Do you know that states of mind are contagious? Any negative person in your life significantly affects you. When trying to change your habits, surround yourself with those who are of a positive mindset or successful in some area of life. Surrounding yourself with positivity can propel you to accomplishing your goals and banishing bad habits.
Willpower is a dominant force when trying to establish new habits. Use your powerful imagination to distract yourself when willpower is low. Distraction is a powerful technique when reshaping behavior.
Remember that you will fail occasionally, and failing teaches you another step to success.
Do you have a plan for how to deal with failures when they arise?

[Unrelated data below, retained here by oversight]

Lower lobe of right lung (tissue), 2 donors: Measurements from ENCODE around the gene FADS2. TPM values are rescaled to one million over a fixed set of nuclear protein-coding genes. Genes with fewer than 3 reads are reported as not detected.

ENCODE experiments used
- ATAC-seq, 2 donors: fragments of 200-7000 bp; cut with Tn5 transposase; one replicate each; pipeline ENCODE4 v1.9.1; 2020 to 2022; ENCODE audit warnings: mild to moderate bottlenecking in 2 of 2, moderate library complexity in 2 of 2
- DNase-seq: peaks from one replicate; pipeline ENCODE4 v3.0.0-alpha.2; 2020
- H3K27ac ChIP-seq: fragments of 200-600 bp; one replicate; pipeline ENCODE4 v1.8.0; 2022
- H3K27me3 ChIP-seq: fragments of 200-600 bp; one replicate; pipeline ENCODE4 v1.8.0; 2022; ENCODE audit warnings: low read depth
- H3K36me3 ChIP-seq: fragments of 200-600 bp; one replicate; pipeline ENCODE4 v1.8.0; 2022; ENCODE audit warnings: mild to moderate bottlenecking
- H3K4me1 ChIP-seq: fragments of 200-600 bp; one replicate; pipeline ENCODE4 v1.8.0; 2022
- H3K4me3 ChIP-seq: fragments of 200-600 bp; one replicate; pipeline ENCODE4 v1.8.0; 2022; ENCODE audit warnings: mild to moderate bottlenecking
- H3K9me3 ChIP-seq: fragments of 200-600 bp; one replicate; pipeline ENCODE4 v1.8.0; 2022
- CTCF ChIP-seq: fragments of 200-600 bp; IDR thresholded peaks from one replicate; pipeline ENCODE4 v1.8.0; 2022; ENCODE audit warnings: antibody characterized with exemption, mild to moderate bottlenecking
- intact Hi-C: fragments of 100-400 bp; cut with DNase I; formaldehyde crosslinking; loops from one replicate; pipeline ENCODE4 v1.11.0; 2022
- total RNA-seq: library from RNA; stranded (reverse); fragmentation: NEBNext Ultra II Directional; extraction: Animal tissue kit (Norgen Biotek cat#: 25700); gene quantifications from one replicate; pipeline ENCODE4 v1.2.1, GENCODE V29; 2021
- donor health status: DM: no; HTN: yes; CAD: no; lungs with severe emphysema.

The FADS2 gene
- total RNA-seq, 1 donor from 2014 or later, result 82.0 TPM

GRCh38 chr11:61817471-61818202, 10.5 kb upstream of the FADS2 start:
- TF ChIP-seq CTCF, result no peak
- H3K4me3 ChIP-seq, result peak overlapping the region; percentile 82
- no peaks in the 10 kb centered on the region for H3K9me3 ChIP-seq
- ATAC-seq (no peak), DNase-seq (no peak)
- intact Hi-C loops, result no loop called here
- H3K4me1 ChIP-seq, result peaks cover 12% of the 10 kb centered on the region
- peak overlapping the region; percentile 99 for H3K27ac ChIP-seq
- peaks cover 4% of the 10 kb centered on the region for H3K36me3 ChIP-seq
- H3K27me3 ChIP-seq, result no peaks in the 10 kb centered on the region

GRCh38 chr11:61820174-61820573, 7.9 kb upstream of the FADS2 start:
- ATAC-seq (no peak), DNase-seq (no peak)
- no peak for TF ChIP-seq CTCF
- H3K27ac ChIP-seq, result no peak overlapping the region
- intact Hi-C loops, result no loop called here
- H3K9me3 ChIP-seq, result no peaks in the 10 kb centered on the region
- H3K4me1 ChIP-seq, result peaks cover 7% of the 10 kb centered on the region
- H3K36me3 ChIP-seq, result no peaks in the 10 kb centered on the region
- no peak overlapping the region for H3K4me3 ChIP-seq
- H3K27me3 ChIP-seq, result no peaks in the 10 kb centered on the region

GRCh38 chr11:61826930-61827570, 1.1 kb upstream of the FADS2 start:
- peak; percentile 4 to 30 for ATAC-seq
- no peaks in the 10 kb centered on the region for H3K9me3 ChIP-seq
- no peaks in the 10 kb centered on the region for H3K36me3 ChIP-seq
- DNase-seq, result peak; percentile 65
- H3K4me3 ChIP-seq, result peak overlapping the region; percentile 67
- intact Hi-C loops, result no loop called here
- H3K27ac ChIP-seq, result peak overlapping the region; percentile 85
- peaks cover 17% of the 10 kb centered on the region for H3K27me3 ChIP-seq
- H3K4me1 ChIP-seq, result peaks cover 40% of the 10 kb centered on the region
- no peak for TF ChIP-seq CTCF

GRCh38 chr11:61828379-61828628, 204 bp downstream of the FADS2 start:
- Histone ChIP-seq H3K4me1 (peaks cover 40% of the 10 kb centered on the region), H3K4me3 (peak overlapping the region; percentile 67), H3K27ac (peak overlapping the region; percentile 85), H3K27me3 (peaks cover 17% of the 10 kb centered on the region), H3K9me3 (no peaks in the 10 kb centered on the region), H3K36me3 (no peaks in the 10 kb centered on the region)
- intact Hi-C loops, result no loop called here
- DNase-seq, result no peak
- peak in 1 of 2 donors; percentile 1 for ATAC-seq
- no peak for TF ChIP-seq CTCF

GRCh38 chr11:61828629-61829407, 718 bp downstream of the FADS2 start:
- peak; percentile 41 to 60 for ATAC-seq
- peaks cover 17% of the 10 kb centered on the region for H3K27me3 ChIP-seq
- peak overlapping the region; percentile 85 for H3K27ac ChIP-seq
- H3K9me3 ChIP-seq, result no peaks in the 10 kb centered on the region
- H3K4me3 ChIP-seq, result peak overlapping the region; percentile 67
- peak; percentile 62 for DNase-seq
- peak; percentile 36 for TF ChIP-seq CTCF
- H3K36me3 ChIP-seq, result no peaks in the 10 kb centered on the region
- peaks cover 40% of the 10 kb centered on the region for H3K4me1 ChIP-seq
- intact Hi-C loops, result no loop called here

How does failure teach you resilience?
How do mistakes help you try again and to experience success?
Mistakes mean you are human and learning to get back up and try again. Missteps are essential components of a successful life.
When you are trying to rid yourself of a bad habit, get rid of triggers.
Whether you are changing your diet or trying to watch less TV, eliminating the triggers that encourage you to engage in these behaviors is essential. Don’t have unhealthy food in your house. Hide your remote control. Do whatever you need to eliminate the habit from your life.
If you feel like something in miising in life, you are not alone. I felt that way until 2000 when I died in the hospital after receiving an overdose of pain medication the doctor administered.. The brief death was a sacred experience. Moreover, returning to life brought me strength and resolve to get on with “my work.”
Have you discovered your life purpose yet?
If you haven’t, don’t feel alone.